Zephyros

Mr. Duke! You criticism strikes me as narrow and cynical. Why should "becoming mature" mean the end of idealism? (and honestly, how does a blogger's avatar have any bearing on the matter?)


nek

Obvious troll is obvious. Please go and enlight somebody somewhere else.


TheGuyWithTheHair

All Ad Hominems and mug slinging aside, I think this article is genuine (not 'bandwagoning') and can't be overlooked as immature. I've seen 90 year old be childish. We are all children. Its just that some of us learn to not feel anymore- and call ourselves "grown up".

Yea its popular to rag on G+ but like others in the comments section, lets stick to the facts. Google has changed. People are not happy. Until the market presents a better alternative for the still amazing services they provide(search, drive, etc...), I don't see them going away anytime soon.

In the end its the consumer base needs to change their behavior to show the big wigs the their product is no longer competitive. However, they are still very good at what they do and its hard to wean a baby off the teat. That is to say- get all of Google's userbase to not use Google anymore. A prospect I deem not likely.

Sigh kids... smh


TheGuyWithTheHair

mud*


berserkpi

I could not agree more...


Graham Jenkin

Some interesting points, especially the idea that Steve Jobs influence in Larry Page may have had a negative effect.

What this and many other articles about Google fails to understand though is that there is no ONE Google. Every team there is run differently. Different priorities. Different culture. To talk out Google as if it is a single entity is just naive. Certainly some decision making is centralized but on the whole the company is full of many autonomous units.

So when you talk about Google's decline, which Google are you referring to? Search doesn't seem to be declining at all. Neither Ads. Or Android. Maybe G+?


BasCB

The decline mentioned in the article is not a specific service, or even Google doing bad. Its the decline of open thinking and not being focussed on margins foremost.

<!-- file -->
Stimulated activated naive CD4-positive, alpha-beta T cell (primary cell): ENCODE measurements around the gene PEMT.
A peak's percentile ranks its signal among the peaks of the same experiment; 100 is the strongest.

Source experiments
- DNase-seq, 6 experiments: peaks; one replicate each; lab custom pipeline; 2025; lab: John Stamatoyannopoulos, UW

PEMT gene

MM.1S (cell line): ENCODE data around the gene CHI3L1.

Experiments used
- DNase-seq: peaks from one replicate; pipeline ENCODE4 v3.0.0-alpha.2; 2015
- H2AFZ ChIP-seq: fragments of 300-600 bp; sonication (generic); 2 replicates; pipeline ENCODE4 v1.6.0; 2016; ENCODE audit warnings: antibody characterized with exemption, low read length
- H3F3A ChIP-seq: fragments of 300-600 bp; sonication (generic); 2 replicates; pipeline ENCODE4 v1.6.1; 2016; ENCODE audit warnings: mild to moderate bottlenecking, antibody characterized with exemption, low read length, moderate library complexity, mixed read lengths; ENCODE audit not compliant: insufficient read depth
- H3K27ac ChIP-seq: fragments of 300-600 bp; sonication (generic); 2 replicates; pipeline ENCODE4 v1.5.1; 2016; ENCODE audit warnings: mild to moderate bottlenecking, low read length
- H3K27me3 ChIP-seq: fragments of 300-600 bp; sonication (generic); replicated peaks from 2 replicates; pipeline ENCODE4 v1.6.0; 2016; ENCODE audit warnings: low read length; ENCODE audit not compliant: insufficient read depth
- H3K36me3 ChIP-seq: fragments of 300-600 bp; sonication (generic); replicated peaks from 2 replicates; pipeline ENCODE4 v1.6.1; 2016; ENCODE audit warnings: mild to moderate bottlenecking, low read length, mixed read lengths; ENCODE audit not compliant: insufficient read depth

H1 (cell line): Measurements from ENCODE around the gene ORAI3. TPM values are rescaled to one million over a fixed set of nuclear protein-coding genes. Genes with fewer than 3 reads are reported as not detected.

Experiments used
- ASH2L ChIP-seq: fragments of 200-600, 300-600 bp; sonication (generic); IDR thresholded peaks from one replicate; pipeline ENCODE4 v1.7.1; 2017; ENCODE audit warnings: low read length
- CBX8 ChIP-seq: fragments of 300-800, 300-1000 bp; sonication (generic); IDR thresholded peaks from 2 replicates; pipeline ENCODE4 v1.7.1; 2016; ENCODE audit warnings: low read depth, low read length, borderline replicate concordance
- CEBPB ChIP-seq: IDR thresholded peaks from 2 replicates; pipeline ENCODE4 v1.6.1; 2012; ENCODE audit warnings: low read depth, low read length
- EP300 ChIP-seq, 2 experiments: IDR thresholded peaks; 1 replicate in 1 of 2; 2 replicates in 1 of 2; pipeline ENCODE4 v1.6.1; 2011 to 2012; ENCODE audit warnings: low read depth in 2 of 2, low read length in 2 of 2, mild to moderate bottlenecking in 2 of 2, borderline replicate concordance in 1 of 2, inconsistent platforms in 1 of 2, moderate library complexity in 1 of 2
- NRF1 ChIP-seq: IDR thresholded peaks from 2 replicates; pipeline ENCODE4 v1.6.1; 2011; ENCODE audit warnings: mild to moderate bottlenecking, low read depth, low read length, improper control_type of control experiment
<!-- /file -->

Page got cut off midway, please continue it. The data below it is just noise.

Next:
Apple was great once, even Microsoft was (for a short while, but still), and Google was great for all it did. Now its not special in that aspect any more, but just another big and successful company


Brett Stevens

The Tragedy of the Commons is that once a company goes public, it is beholden to the shareholders. Their interest is to use that company as a means to an end.

The main problem with this is that it causes Google to value more manipulative behavior, which means that they treat any of their products as a means to the end of productization, not functionalism for their own sake. Thus the goal changes from making the best widget to making the widget that turns in the most bucks.

The writing for this has been on the wall for some time. Gmail has been declining in quality, Google products break on a regular basis, and now they're ready to do anything to force us to use Google+ even though the interface is inferior to Facebook and/or Twitter. At the end of the corporation life-cycle, this senescent phase brings on accelerated decreptitude...


Joshua Needham

G+ interface inferior to Twitter or Facebook? I'm a huge fan of the interface. How exactly is it inferior?


Sam Fonseca

There are plenty of claims and accusations here, but not a single one is backed up with even the slightest bit of evidence. Your whole point was that Google has sold its soul to "maximize profits," but didn't give a single example of how they're doing that...

Saying that Google "has succumbed to maximizing stock price for a bunch of rich wall street investors" is absurd. Larry and Sergey together hold a majority of Google's voting rights. They're accountable to themselves, not wall street. If they were, they definitely wouldn't be sitting on $60 billion in cash instead of returning it to shareholders.